4 Essential Things to Pack for Your Visit to DC

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You’re all dressed in sturdy walking shoes and layers for any kind of weather. You’re getting ready to go spend the day at the National Mall, and if you didn’t already know…it’s NOT a shopping mall, which means, there are a few other things you should make sure to pack, especially when taking younger kids.

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Minimalist Packing List for Visiting the National Mall with Kids

There are a few non-negotiables you’ll need when visiting the National Mall with kids.

1. You’ll need a stroller (they’re even making strollers that can fold and fit into a bag now 😲) and/or a breathable carrier backpack option, preferably one with a canopy to help beat the heat. If you don’t have a canopy, take a hat or umbrella to help shield the sun.

There’s quite a bit of walking to do on the Mall, and little legs get tired, so I always took at least one of these things when my kids were younger.

2. You’ll want to make sure you have the necessary snacks and reusable insulated water bottles or water bladder (I love cold water, so having an insulated solution is vital on those hot summer days). FYI: the U.S. Capitol does not allow you to take food into the building, so you’ll want to plan accordingly.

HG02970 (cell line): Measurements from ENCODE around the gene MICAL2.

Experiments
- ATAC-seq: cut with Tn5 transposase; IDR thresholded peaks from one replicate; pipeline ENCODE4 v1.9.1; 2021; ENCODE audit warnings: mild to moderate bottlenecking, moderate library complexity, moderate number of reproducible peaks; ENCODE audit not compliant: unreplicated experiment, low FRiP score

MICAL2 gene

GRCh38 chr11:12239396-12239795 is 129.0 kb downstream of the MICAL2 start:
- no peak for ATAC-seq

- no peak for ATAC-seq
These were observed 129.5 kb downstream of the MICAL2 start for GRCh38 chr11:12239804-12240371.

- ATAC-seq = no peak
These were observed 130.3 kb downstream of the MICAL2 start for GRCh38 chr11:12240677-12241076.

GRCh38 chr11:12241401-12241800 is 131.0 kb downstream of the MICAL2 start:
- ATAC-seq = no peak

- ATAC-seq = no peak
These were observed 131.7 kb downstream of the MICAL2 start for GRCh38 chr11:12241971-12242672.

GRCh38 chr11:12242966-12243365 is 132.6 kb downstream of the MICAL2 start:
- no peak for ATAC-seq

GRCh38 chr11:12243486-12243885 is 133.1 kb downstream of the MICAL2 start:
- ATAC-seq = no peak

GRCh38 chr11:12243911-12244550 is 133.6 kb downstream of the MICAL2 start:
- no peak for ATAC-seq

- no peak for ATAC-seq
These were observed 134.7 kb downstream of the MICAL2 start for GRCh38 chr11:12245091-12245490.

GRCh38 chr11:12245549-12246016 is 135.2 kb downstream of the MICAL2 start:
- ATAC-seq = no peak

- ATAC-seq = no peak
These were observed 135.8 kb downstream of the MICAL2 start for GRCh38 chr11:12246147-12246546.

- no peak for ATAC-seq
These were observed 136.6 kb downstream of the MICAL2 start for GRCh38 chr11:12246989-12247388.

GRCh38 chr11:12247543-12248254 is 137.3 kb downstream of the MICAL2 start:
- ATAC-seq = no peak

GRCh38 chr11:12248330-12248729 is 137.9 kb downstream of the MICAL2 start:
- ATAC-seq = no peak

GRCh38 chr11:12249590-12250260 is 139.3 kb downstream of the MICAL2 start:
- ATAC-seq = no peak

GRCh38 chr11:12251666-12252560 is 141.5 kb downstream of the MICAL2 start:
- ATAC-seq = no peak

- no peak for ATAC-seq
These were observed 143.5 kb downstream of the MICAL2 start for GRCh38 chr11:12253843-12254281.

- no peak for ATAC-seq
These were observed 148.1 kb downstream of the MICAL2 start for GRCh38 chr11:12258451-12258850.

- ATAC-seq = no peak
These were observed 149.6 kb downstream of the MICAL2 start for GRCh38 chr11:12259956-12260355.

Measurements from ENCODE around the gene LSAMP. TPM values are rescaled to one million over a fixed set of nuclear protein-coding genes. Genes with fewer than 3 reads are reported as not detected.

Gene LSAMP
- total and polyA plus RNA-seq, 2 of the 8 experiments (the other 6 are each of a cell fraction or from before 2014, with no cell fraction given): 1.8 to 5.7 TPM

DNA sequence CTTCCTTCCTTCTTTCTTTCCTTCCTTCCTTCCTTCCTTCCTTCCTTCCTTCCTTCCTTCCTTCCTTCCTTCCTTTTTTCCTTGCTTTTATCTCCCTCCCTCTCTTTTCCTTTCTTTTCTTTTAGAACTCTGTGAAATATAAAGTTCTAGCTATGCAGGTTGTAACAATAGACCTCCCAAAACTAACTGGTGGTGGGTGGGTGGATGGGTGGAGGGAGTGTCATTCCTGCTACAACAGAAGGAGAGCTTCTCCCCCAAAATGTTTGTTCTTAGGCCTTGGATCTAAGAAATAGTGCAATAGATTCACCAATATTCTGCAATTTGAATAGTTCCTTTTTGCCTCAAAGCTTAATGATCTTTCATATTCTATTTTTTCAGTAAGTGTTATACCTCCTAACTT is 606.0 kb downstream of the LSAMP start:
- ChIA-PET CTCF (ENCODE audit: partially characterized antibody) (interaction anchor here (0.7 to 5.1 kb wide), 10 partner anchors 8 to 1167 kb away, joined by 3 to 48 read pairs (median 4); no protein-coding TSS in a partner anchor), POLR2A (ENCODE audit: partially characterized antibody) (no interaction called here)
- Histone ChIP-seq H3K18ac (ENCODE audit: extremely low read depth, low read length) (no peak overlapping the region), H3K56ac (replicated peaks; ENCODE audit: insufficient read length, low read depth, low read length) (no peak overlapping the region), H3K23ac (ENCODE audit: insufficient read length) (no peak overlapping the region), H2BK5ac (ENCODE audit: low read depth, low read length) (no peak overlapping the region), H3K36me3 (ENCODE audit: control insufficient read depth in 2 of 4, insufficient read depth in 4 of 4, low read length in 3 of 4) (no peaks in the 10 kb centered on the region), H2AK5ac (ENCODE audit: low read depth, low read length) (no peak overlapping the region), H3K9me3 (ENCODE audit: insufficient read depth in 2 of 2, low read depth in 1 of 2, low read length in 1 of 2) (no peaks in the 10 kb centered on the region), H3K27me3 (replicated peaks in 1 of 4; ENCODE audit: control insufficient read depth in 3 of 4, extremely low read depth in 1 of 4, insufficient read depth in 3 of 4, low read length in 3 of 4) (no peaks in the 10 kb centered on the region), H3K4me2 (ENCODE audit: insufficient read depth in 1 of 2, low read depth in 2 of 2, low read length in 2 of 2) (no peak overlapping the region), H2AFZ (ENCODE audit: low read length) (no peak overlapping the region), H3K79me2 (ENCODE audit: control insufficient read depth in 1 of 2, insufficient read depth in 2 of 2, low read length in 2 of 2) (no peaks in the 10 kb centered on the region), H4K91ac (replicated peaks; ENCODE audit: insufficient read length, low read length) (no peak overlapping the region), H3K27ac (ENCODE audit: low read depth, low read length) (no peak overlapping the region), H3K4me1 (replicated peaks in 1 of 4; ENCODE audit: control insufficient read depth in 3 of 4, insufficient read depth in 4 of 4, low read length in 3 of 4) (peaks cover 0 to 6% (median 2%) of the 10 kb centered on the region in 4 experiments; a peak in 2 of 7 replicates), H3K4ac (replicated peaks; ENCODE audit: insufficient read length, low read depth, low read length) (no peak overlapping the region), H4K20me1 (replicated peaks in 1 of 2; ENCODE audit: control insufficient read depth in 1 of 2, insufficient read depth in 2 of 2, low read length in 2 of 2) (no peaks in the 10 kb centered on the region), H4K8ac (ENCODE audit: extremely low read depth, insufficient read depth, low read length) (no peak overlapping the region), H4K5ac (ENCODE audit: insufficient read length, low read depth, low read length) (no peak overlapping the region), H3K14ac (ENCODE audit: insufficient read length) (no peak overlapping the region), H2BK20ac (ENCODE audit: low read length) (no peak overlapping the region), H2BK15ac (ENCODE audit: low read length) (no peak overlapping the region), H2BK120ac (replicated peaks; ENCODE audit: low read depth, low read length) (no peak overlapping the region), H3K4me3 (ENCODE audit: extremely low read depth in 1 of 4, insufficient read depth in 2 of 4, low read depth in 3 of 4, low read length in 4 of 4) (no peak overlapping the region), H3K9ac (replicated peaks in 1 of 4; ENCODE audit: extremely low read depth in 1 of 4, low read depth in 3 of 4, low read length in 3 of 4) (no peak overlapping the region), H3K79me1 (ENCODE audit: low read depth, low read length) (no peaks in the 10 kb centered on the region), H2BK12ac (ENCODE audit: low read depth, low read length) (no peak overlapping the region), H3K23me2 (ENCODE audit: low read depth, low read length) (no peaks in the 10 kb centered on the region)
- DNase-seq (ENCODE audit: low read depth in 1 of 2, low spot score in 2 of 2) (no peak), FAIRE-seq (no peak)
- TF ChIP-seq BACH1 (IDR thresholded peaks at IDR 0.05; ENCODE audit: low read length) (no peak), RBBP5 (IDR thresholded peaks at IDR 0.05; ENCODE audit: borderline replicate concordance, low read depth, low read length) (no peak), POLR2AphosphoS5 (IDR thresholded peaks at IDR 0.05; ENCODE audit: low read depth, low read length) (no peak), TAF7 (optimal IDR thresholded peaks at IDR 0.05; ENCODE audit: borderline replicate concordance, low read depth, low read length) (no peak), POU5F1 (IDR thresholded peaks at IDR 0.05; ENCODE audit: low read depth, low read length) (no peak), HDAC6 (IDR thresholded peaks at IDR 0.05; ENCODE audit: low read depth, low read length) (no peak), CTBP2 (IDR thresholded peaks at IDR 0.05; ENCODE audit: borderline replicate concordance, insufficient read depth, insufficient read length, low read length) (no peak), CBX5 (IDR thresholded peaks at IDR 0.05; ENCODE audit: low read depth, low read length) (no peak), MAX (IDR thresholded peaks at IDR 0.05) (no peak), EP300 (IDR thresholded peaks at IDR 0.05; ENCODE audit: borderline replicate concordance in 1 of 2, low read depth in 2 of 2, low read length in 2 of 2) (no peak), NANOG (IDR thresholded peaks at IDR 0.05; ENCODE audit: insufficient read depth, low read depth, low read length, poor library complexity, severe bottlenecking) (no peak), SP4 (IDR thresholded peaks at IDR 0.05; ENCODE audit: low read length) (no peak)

3. Take $1 bills with you, especially on a hot day. When your water runs dry, you can always find someone selling ice-cold water or Gatorade for $1-2. Some take Venmo and CashApp, but they all take cash.

4. This may sound strange, but if you’re going to be hiking or under the trees anywhere in the Mid-Atlantic region during the spring or summer, you’ll want to have a Tick Twister. There’s nothing worse than finding a tick embedded in you or your child’s skin without a way to get it out immediately.

Believe it or not, I actually found a tick crawling on my daughter’s head while inside the Air and Space Museum in DC in 2013. I’m not sure when it got on her, but thankfully it wasn’t embedded yet and I was able to easily remove and flush it down the toilet. Although that is an uncommon example, finding a tick on you after a hike is not uncommon at all, so always check yourself and your kids.

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How to Check for Ticks

Once home, check your clothes and body for any ticks. Always check between behind the knees, inside your elbows, and in your armpits. They love warm, dark places. Be sure to also check behind ears and run your fingers through the hair, feeling the scalp for any ticks.

I absolutely love the Tick Twister and tell everyone to get it. I’ve been able to quickly, easily, and painlessly remove a tick from myself with this thing and it’s the best money I’ve ever spent.

Written by: Caroline M. Harper
I create fun interactive virtual tours and escape rooms for kids by curating the best stories and facts that spark their curiosity. I started the Field Trip Club in 2011 to help families make stress-free memories together.

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